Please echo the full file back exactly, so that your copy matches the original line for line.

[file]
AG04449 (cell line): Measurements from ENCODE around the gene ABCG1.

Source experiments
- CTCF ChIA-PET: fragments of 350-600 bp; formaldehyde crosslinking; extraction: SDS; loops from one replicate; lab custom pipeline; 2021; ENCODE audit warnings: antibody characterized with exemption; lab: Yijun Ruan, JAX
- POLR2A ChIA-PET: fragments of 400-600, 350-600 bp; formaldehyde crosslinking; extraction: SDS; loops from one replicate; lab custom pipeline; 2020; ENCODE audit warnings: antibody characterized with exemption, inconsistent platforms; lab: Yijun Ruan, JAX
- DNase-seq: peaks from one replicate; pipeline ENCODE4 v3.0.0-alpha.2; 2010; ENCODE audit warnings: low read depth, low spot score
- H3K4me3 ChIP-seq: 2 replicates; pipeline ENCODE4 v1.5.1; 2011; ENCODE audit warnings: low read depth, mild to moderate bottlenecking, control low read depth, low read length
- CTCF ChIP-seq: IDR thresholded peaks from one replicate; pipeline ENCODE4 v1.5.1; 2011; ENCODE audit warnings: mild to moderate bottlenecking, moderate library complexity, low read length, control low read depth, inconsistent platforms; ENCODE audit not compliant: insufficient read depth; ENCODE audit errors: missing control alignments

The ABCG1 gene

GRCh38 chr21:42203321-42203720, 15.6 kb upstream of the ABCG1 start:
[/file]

AG04449 (cell line): Measurements from ENCODE around the gene ABCG1.

Source experiments
- CTCF ChIA-PET: fragments of 350-600 bp; formaldehyde crosslinking; extraction: SDS; loops from one replicate; lab custom pipeline; 2021; ENCODE audit warnings: antibody characterized with exemption; lab: Yijun Ruan, JAX
- POLR2A ChIA-PET: fragments of 400-600, 350-600 bp; formaldehyde crosslinking; extraction: SDS; loops from one replicate; lab custom pipeline; 2020; ENCODE audit warnings: antibody characterized with exemption, inconsistent platforms; lab: Yijun Ruan, JAX
- DNase-seq: peaks from one replicate; pipeline ENCODE4 v3.0.0-alpha.2; 2010; ENCODE audit warnings: low read depth, low spot score
- H3K4me3 ChIP-seq: 2 replicates; pipeline ENCODE4 v1.5.1; 2011; ENCODE audit warnings: low read depth, mild to moderate bottlenecking, control low read depth, low read length
- CTCF ChIP-seq: IDR thresholded peaks from one replicate; pipeline ENCODE4 v1.5.1; 2011; ENCODE audit warnings: mild to moderate bottlenecking, moderate library complexity, low read length, control low read depth, inconsistent platforms; ENCODE audit not compliant: insufficient read depth; ENCODE audit errors: missing control alignments

The ABCG1 gene

GRCh38 chr21:42203321-42203720, 15.6 kb upstream of the ABCG1 start: